I think self-sufficiency also makes for fun brainstorming partners. It’s exciting to work with someone who can build on your ideas without keeping track of who’s idea it was.
This is my theory after being a trainer for so many years: people who aren’t self-sufficient keep track of silly stuff because they end up feeling powerless in their lives.
A very simple example of not being self-sufficient is an employee who told me he should be allowed to clock in late so he wouldn’t have to speed and create danger during the drive to work. Another employee told me she didn’t think it was right of her supervisor to ask her to hold her questions and email several questions at a time instead of interrupting her work every time she had a question. In manufacturing environments, we deal with employees who don’t put their tools away at the end of their shift. And one of the most common gripes is co-workers leaving their dirty dishes in the break room sink. Our work lives would be so much easier if more people were self-sufficient. The irony is, it’s those who aren’t self-sufficient who often demonstrate disgruntled attitudes or a sense of entitlement.
On average, people spend about 1/3 of their waking hours at work, so a shift in attitude might improve your overall well-being. Practicing self-sufficiency is a confidence booster. The more confident you become, the more you demonstrate self-sufficiency and the easier it is to work with you.
As with all traits, self-sufficiency must be in balance. If you are TOO self-sufficient, co-workers might consider you to be a control freak who believes you have to do everything yourself if you want it done right. You might not collaborate in ways that could benefit others, if only they had the chance to learn from you. You might be getting lots of work done, but people might not feel like they know you or that you are an integral part of the team. If you are striving to be a Relatable Leader, it’s especially important for you to balance self-sufficiency and collaboration.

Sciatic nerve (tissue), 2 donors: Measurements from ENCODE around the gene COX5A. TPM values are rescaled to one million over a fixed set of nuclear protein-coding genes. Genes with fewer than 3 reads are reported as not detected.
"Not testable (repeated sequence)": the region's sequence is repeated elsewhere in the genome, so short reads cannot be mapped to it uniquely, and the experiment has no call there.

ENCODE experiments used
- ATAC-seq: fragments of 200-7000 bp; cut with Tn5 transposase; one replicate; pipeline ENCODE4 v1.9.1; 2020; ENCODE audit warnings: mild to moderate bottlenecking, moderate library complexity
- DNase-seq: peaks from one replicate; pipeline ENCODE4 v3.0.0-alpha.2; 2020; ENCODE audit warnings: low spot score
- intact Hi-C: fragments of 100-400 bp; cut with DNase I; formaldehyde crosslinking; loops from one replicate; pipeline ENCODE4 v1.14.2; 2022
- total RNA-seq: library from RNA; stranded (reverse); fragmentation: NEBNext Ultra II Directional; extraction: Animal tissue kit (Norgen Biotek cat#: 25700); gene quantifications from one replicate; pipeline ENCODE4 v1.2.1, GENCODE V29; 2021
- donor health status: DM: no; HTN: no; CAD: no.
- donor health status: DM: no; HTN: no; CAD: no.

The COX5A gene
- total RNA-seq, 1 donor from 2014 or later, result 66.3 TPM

Self-sufficiency might come more naturally to people who are taking risks to make things happen and focusing on the maximum potential of any person or situation – I’m not sure. If self-sufficiency isn’t one of your current areas of strength, I encourage you to team up with someone who has this strength and learn from the person. Incorporate visible habits (organization, planning ahead, time management, prioritizing tasks, etc.). Ask about patterns that may remain unseen to the outside world, but help that person maintain independence while working effectively in a team environment.
Thinking of yourself as a self-sufficient person is a mindset marker of successful people. Practice self-sufficiency habits and you will be able to maximize your workdays and take ownership for your job satisfaction.
LIVE IT! reminds you to embrace KNOWING you can manage yourself while merging your talents and qualities with those of your team members.
The chapter includes limiting beliefs, supporting beliefs, action assignments and illustrations. This content has already helped thousands of Catherine’s college students and clients – and it can help you too. What are you waiting for?
If you know anyone preparing to start college, or recently started, Catherine flipped her college orientation to a book to help students set up success habits: